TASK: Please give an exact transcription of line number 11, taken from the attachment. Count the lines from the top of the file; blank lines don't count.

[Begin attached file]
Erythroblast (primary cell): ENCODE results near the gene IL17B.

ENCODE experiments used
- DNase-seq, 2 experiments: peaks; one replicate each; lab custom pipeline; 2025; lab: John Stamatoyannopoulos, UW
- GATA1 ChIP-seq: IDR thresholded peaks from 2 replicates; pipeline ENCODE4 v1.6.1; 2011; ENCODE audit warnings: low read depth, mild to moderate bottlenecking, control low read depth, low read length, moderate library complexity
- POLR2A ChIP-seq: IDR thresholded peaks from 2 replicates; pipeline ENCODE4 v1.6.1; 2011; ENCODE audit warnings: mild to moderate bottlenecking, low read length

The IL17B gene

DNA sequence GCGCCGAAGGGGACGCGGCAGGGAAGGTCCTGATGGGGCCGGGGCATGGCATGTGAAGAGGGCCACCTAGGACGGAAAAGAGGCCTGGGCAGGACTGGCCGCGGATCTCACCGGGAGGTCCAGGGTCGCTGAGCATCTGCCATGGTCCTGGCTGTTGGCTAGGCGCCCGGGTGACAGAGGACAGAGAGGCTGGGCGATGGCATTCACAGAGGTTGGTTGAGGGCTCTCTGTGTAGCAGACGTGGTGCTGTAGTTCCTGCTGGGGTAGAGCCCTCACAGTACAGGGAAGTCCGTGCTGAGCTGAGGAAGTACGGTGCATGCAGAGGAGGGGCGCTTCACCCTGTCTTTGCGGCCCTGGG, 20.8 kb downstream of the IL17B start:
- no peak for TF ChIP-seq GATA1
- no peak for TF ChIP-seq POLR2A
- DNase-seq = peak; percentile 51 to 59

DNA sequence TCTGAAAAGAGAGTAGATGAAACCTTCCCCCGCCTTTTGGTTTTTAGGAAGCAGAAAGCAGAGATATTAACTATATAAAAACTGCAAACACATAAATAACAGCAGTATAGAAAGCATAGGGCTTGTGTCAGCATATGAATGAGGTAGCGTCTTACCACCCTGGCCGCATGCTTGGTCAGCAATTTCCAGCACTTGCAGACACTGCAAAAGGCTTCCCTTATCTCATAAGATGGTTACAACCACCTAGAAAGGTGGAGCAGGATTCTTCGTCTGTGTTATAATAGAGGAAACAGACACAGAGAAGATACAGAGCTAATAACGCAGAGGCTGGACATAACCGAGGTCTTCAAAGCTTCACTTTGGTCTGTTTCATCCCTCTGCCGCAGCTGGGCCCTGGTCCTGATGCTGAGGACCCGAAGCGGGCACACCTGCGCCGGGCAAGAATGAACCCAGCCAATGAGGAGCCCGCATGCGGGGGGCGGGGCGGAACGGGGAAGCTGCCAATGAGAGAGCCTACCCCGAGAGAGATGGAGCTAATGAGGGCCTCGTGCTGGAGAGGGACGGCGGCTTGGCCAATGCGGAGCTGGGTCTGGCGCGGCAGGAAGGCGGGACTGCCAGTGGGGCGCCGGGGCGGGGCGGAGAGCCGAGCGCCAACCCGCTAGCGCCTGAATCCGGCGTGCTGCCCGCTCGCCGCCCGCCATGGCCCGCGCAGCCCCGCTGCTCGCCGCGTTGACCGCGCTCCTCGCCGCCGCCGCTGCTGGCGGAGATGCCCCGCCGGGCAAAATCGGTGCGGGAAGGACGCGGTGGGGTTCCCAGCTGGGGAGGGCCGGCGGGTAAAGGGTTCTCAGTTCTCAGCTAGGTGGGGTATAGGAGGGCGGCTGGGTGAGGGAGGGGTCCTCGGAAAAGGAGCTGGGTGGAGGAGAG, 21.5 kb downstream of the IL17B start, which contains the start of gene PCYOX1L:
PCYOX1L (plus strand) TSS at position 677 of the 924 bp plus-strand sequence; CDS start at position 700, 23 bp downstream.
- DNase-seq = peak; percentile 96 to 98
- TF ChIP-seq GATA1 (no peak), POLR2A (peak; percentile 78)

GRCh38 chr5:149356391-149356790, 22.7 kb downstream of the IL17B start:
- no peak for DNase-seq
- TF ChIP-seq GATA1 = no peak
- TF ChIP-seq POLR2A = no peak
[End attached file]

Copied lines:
DNA sequence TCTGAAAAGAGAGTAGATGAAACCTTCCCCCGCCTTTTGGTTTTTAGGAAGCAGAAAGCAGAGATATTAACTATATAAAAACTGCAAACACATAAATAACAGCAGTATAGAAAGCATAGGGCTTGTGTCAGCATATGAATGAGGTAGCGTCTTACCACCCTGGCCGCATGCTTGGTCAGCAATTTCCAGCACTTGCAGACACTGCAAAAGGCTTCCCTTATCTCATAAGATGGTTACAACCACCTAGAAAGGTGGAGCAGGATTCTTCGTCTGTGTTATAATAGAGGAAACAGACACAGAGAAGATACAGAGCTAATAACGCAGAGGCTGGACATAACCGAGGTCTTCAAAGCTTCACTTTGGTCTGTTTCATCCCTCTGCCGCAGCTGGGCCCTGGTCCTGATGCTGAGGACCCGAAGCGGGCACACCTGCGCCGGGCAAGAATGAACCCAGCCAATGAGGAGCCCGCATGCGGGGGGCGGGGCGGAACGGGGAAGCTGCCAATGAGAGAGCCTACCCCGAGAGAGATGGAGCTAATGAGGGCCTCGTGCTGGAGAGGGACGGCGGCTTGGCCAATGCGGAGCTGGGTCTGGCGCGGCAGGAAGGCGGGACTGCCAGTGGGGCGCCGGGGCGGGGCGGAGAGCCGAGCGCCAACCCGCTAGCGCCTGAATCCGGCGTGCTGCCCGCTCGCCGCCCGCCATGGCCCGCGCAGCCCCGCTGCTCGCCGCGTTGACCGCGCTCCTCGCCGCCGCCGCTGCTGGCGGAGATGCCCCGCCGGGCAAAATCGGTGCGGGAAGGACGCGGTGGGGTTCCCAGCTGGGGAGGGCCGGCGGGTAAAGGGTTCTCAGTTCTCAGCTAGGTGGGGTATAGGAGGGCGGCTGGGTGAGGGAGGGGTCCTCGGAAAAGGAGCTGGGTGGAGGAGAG, 21.5 kb downstream of the IL17B start, which contains the start of gene PCYOX1L: